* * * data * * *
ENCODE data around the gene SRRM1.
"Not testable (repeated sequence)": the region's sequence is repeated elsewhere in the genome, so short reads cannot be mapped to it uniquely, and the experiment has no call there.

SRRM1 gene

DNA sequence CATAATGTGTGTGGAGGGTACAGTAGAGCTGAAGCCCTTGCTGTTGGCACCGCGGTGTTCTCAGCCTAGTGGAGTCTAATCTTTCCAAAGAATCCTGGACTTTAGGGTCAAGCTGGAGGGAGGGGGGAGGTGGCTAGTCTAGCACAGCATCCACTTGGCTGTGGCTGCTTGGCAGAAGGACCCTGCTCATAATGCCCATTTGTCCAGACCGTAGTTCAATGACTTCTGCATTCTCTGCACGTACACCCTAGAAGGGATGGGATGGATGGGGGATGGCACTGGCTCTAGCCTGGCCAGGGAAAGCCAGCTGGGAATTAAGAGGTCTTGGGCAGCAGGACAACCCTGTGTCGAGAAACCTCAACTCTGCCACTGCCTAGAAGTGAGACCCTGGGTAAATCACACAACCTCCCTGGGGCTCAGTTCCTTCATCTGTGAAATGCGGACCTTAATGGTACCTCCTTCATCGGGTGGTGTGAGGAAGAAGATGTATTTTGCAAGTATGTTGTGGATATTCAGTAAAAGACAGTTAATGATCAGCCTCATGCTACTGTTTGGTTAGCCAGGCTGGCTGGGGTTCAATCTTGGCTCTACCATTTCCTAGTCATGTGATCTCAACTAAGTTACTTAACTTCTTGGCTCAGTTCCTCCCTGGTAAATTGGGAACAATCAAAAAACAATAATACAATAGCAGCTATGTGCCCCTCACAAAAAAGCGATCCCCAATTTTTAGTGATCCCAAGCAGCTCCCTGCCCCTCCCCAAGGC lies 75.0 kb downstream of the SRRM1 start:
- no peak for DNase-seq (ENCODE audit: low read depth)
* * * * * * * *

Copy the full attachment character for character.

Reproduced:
ENCODE data around the gene SRRM1.
"Not testable (repeated sequence)": the region's sequence is repeated elsewhere in the genome, so short reads cannot be mapped to it uniquely, and the experiment has no call there.

SRRM1 gene

DNA sequence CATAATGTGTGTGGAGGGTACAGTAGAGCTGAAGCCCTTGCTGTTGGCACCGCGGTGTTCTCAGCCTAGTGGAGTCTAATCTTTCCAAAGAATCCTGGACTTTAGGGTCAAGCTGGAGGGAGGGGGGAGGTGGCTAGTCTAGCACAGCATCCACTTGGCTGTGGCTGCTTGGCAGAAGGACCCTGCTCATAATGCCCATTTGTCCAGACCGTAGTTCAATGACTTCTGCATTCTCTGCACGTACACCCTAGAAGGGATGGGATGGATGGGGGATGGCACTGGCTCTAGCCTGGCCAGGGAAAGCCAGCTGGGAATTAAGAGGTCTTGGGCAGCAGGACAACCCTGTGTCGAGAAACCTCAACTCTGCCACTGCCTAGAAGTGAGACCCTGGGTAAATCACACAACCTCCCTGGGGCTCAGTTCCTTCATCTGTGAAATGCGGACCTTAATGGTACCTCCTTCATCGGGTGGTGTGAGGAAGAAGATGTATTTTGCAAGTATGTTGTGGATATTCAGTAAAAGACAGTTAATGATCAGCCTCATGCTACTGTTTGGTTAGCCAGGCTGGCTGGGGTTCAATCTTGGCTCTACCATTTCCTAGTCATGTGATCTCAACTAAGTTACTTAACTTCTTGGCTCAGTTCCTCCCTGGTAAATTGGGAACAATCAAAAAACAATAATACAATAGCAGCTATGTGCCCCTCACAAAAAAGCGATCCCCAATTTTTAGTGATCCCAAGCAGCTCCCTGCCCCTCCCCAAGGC lies 75.0 kb downstream of the SRRM1 start:
- no peak for DNase-seq (ENCODE audit: low read depth)